Apple is making progress cleaning up its dirty supply chain

Apple is making progress cleaning up its dirty supply chain


Apple can’t meet its climate goals alone — it needs suppliers on board.

Photo by Christian Charisius / picture alliance via Getty Images

Apple’s latest sustainability report shows that its greenhouse gas emissions are falling as it pushes suppliers to clean up their operations.

Dig into the data in the report, and you’ll find that Apple’s gross carbon dioxide emissions dropped from 20.6 million metric tons in 2022 to 16.1 million metric tons in 2023. That’s a 22 percent reduction over the year.

The progress is mostly thanks to its suppliers using cleaner sources of electricity, the company says in a press release today. Looking back further, Apple says it has reduced its gross emissions by more than 55 percent since 2015. If it keeps up, Apple could be well on its way toward meeting its commitment to slash emissions by 75 percent by 2030.

A dirty supply chain is probably the hardest part of a company’s carbon footprint to clean up — but it’s also the most impactful because it typically makes up a majority of its planet-heating pollution. In Apple’s case, roughly 58 percent of its emissions last year came from goods and services it purchased. That amounted to 9.4 million metric tons of CO2 in 2023 compared to 13.4 million metric tons the year prior.

The company has been pushing its suppliers to use renewable energy and become more energy efficient. As a result, 100 supplier facilities saved 2 billion kilowatt-hours of electricity last year. They also avoided close to 1.7 million metric tons of carbon emissions, Apple says.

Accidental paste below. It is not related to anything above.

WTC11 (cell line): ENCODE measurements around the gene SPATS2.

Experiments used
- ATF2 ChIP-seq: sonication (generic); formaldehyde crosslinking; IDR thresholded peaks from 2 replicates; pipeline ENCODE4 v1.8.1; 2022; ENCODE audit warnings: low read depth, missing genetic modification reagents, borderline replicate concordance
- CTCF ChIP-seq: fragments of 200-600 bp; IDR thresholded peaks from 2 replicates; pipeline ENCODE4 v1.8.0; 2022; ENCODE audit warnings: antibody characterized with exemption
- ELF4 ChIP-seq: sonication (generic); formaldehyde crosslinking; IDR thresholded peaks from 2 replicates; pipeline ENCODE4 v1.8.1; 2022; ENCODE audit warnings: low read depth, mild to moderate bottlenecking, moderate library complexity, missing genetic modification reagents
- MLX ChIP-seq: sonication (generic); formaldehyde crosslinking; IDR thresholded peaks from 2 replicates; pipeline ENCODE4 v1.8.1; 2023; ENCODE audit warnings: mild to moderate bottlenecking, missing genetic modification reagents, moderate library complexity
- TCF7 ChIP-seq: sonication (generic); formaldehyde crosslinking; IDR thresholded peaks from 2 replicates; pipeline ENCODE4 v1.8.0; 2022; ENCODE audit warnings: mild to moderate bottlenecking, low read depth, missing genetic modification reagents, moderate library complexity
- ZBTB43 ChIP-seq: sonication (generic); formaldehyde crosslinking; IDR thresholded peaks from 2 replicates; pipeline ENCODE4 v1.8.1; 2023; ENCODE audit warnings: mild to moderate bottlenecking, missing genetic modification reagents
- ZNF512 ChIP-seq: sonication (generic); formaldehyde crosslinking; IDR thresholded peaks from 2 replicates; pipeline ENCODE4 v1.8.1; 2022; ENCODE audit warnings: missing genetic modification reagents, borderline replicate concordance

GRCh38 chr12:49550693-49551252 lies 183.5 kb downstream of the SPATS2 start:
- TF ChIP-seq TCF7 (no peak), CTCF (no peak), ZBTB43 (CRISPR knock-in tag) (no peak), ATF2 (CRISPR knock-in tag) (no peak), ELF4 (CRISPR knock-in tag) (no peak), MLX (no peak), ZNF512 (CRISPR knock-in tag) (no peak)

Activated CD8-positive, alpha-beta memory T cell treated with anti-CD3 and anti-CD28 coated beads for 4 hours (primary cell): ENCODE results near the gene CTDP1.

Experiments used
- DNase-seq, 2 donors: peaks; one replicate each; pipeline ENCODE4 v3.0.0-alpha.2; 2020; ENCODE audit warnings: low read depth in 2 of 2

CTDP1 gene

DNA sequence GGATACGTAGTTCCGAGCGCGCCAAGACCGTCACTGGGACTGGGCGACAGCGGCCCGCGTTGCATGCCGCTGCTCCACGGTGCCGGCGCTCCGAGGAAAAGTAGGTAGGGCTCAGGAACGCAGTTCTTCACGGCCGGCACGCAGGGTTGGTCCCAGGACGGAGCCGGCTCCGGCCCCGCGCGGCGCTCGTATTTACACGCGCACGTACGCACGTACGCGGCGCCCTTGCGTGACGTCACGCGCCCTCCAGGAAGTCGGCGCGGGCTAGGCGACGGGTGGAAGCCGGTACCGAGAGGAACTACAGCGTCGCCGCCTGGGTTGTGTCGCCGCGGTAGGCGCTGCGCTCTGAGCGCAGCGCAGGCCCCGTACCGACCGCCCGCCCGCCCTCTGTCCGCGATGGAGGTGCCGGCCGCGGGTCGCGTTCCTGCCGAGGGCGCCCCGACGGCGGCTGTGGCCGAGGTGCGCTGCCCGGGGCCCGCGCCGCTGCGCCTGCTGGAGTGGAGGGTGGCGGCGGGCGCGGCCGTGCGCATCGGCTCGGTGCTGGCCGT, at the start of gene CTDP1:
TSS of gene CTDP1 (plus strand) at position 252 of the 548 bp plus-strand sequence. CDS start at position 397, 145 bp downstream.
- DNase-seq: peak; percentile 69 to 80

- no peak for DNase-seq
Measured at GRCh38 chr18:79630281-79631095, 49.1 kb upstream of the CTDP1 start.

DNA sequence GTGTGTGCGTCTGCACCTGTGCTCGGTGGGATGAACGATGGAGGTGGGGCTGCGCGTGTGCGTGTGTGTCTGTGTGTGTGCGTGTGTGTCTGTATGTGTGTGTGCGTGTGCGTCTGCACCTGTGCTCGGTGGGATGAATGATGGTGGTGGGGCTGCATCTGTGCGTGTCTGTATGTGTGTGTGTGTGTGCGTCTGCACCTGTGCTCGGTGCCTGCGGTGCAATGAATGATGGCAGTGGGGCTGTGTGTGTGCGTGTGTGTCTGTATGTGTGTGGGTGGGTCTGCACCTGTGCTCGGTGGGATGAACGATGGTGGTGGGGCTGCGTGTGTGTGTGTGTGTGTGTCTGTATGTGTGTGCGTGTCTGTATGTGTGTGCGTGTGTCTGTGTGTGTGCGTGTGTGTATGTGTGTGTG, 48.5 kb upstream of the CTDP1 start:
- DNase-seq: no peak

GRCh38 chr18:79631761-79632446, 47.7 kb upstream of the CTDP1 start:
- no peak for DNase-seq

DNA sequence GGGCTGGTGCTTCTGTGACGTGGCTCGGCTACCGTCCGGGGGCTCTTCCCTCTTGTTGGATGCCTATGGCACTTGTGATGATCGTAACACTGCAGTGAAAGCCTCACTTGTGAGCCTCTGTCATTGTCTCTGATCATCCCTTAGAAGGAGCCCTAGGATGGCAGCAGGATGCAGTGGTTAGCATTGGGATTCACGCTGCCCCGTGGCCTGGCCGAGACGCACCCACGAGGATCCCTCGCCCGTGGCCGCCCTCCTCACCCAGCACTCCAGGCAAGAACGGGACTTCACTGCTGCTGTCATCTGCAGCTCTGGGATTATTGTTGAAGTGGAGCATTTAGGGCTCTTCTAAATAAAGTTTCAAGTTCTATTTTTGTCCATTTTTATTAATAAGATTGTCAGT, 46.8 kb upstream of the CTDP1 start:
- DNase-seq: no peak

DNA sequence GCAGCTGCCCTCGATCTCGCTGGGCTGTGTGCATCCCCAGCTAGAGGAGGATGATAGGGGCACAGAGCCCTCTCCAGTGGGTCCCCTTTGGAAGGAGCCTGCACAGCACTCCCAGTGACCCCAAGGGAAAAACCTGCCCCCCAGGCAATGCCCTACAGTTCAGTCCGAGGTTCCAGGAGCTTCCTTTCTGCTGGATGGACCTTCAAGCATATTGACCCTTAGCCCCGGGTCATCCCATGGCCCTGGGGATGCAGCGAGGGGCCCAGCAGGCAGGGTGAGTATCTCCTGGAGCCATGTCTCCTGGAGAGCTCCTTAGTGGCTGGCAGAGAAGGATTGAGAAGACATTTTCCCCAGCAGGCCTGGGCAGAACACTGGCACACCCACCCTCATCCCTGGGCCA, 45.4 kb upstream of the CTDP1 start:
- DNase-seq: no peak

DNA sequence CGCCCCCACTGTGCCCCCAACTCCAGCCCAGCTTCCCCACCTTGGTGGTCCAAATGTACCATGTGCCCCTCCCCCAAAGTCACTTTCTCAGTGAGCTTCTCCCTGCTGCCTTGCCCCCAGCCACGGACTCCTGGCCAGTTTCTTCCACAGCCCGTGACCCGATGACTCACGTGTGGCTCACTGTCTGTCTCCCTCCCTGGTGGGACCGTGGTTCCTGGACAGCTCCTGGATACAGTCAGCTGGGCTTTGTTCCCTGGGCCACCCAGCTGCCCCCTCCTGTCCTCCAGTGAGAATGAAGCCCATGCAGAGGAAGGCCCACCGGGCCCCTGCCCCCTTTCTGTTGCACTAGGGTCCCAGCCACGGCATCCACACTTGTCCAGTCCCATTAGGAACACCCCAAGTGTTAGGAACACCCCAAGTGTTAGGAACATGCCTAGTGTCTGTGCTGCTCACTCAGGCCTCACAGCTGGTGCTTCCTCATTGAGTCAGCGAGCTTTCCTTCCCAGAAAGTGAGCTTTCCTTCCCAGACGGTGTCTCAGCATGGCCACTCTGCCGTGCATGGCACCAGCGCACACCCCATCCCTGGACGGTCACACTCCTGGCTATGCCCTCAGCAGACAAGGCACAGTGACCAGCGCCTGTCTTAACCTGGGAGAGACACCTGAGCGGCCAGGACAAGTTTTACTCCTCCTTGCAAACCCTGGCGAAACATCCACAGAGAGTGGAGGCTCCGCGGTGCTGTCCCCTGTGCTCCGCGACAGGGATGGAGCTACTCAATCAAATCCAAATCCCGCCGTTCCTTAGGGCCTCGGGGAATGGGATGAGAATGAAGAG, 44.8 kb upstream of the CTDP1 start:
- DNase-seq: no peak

Apple pledged back in 2020 to become carbon neutral by the end of the decade by reducing emissions by 75 percent and offsetting or capturing the rest. It’s not a perfect plan. Companies like Apple can buy credits in carbon markets from projects that are supposed to remove CO2 from the air by planting trees or restoring ecosystems. But those markets are riddled with phantom credits that often don’t represent real reductions in emissions or from projects that don’t last long enough to actually help fight climate change.

Apple used offsets to try to cancel out around 500,000 metric tons of its carbon dioxide emissions in 2023. That’s just a sliver of its carbon footprint, and Apple says it reserves this option for “residual emissions that are difficult to avoid with today’s available solutions.” It’s still roughly equivalent to the annual emissions of a natural gas power plant.

Apple has pulled ahead of other big tech companies in terms of its climate goals by setting targets for its suppliers to use renewable energy, according to a report published last year. But it has also faced pressure to be more transparent about its suppliers in order to back up claims about making carbon-neutral products.

Justine Calma

Leave a Reply